- Era: 1850s, England
It is a truth that ought to be universally acknowledged that whenever I post about a dance on Kickery, I soon after turn up another source for the dance that offers a different spin on things. In the case of the Highland Reel in its country dance figure form, that process took a few months, but I have indeed come across another source, Diprose’s ball room guide to the figures of the most fashionable dances by J. Albert Jarvis, published in London in 1857. Looking at Jarvis does not make me change anything about my original two interpretations of the dance, but he offers an unusual enough variation of the Highland Reel that it is perhaps just as well that it has ended up in a separate post.
This dance is arranged by parties of three, in double lines -- a lady between each two gentlemen. They advance and retire; each lady performs the reel with the gentleman on her right hand, the opposite gentlemen remain in their places; hands three round and back; all six advance and retire, then lead through to the next trio, and continue the figure to the end of the room.
My interpretation of these instructions is much like those for the other versions of the Highland Reel, except for that pesky reel itself:
The Highland Reel (version three)
(formation: a column of trios of one lady between two gentlemen)
8b Trios forward and back twice
8b Each lady reels with the gentleman to her right (see below for details)
8b Each lady hands three around and back with her right-hand partner and the opposite gentleman
8b Trios forward and back, then forward and pass right shoulders through the opposite trio
The directions for the reel baffled me briefly: how could a lady reel with only one gentleman? The minimum for a reel is three, but Jarvis is quite specific that the other gentlemen remain in their places. But three is not, as I eventually recalled, the maximum for a reel. I believe Jarvis is actually suggesting a reel of four diagonally across the two trios with the two ladies and their right-hand partners. Each lady moves into the set to pass right shoulders with the gentleman on her right. A diagram of the reel as it begins, with the two gentlemen who are not part of the reel marked (G).
The sequence for dancing a reel for four is as follows:
Each lady passes her partner by the right shoulder, then loops around to the right on the ends as the gentlemen pass left shoulders in the center. The ladies then pass the other gentlemen by the right shoulder, then pass each other by left shoulders in the center while the two gentlemen loop around to the right at the ends. Ladies pass their partners by the right shoulder, then loop around to the right again while the gentlemen pass left shoulders in the center. There is one further pass of the ladies by the right shoulder with the gentleman not their partner, then the ladies pass each other in the center by left shoulders heading as the gentlemen loop to the right, the ladies heading toward opposite ends of the set for the hands three round with her right hand partner and the gentleman opposite.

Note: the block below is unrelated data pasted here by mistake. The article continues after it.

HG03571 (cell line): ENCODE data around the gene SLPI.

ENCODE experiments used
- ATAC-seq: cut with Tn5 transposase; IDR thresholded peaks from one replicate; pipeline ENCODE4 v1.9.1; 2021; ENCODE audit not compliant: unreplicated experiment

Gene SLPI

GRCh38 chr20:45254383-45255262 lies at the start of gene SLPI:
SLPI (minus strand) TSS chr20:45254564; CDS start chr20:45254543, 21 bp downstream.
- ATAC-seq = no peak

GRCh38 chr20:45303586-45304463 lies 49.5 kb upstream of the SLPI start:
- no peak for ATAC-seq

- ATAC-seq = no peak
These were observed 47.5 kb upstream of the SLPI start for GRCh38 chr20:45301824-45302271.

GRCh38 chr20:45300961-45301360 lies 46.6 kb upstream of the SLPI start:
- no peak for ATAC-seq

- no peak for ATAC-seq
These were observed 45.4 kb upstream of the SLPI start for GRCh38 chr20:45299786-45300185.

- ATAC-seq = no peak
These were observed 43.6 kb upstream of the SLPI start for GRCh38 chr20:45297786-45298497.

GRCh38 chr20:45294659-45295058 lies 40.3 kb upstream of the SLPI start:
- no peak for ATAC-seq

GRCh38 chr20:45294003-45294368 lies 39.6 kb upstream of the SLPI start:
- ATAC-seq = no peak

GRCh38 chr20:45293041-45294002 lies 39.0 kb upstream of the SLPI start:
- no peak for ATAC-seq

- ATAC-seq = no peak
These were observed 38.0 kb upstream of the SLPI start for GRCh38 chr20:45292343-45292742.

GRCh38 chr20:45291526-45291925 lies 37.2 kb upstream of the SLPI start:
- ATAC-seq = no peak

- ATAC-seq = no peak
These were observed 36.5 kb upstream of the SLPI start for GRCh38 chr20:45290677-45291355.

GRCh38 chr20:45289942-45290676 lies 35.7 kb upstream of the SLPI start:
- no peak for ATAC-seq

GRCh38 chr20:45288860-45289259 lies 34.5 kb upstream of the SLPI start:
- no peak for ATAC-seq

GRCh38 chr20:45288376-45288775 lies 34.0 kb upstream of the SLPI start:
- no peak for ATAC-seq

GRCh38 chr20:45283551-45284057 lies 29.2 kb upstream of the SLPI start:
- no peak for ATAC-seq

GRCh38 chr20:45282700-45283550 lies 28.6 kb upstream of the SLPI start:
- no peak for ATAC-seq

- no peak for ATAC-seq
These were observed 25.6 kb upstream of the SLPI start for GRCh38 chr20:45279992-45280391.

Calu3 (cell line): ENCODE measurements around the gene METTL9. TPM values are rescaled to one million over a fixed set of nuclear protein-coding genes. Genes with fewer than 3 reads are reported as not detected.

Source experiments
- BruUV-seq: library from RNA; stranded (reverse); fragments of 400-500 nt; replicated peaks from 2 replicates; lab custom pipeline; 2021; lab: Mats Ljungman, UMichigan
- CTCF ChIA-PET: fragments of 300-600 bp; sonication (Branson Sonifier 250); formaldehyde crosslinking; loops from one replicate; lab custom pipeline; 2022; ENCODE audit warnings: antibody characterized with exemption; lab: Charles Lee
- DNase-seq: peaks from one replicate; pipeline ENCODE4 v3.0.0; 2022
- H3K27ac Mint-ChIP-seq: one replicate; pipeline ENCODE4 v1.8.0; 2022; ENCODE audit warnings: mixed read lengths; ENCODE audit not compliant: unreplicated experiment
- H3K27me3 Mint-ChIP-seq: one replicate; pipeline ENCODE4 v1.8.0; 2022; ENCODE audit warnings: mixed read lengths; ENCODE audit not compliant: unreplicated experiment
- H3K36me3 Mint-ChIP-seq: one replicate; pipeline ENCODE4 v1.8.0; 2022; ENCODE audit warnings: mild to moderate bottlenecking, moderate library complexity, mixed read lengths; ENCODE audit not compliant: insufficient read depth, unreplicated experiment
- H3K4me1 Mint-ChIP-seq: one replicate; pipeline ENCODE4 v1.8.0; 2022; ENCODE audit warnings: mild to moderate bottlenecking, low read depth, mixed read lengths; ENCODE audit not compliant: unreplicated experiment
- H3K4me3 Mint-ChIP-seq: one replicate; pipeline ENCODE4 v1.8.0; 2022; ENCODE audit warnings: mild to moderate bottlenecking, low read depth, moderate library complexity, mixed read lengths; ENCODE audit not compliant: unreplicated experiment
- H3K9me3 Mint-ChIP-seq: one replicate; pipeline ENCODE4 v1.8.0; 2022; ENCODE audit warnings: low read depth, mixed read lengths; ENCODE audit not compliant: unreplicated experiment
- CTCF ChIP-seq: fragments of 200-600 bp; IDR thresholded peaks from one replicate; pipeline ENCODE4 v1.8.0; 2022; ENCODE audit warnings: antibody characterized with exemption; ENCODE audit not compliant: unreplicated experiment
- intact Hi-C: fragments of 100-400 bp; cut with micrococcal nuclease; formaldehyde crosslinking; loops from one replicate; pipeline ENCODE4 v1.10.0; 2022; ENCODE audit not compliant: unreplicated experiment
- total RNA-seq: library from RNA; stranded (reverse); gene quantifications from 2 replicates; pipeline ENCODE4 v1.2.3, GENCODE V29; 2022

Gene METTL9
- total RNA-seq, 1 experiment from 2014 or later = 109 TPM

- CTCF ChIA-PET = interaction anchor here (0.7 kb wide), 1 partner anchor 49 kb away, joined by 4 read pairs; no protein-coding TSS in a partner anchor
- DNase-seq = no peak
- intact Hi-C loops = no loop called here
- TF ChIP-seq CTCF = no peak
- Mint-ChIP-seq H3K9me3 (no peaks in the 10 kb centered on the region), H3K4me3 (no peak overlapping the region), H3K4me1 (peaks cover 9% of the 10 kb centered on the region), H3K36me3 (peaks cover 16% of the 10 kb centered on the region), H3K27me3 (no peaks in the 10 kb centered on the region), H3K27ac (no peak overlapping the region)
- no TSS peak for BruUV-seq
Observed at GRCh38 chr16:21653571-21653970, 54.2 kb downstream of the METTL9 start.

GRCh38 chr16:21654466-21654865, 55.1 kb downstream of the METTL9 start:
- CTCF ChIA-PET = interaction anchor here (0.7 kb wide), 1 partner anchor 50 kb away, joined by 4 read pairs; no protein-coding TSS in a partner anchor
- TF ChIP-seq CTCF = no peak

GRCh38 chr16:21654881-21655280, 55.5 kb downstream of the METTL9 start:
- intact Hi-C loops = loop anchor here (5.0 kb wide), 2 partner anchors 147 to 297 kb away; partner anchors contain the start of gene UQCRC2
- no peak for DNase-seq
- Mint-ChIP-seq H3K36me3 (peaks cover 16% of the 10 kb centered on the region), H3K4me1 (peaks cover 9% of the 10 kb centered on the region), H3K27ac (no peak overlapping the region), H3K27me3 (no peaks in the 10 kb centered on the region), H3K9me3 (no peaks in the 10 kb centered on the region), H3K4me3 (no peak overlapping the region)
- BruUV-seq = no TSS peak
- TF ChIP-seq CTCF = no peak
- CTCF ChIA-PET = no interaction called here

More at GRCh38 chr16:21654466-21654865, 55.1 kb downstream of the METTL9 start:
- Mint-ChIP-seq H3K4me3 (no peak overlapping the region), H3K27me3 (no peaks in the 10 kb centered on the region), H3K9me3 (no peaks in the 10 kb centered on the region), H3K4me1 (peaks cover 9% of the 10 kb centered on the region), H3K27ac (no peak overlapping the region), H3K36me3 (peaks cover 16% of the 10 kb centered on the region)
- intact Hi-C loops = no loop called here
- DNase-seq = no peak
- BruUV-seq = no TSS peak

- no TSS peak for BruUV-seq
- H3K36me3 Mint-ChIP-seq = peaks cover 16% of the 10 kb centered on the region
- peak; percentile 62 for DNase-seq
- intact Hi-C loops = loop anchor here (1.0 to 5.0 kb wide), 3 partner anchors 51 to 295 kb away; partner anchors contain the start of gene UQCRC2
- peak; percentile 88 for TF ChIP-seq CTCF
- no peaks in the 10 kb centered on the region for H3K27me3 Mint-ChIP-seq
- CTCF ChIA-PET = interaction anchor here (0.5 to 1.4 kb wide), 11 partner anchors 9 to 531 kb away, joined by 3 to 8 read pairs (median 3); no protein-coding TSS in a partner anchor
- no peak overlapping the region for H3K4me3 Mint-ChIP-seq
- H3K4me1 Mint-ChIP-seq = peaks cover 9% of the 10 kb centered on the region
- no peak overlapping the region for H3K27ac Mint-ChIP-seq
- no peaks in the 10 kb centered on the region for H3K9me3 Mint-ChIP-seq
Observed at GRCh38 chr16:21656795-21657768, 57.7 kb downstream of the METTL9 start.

This is much easier to do than to describe verbally; in essence, it is a figure eight with three loops instead of two, as in this diagram:
For the loops at the ends, dancers should look over their right shoulder and follow their noses, taking a generous curving path rather than turning sharply. Passes are always right shoulders at the ends (with two consecutive passes by right shoulders at each end) and left in the center, or by right shoulders with the opposite sex and left shoulders with the same sex. If all the dancers employ the chassé or Kemshoole step -- in modern terms, a skip-change, performed as (hop) step-close-step -- as suggested in some contemporary descriptions of the Highland Reel, they will be able to complete the reel more easily than by walking.
For the other figures:
As with other descriptions of the Highland Reel, advancing and retiring twice to start is not specified but is necessary to fill the music.
Also as usual, the personnel for the hands three round and back are not specified, but I’ve left it at hands three on the “ends” of the set, each lady circling with her right-hand partner and the gentleman directly opposite him who was left out of the reel. For the two dancers who were already moving, this flows nicely. Each lady has just passed the other lady by the left shoulder, and the active gentlemen has just looped around his own right shoulder. These two can just keep moving counter-clockwise in a curved line as if they were going to continue the reel. Instead, they simply take hands (her right to his left) and pick up the extra gentleman in order to flow directly into the hands three circling to the left (counter-clockwise)
I actually prefer this variant to either of the more common versions described in my original post on the Highland Reel since it lets each lady interact with both gentlemen in the facing trio (during the reel with one and during the hands three with the other). While I would not use a variation found solely in an English manual for an American Civil War-themed ball, for any other mid- to late nineteenth-century ball I would be strongly tempted to do the dance “Jarvis style”.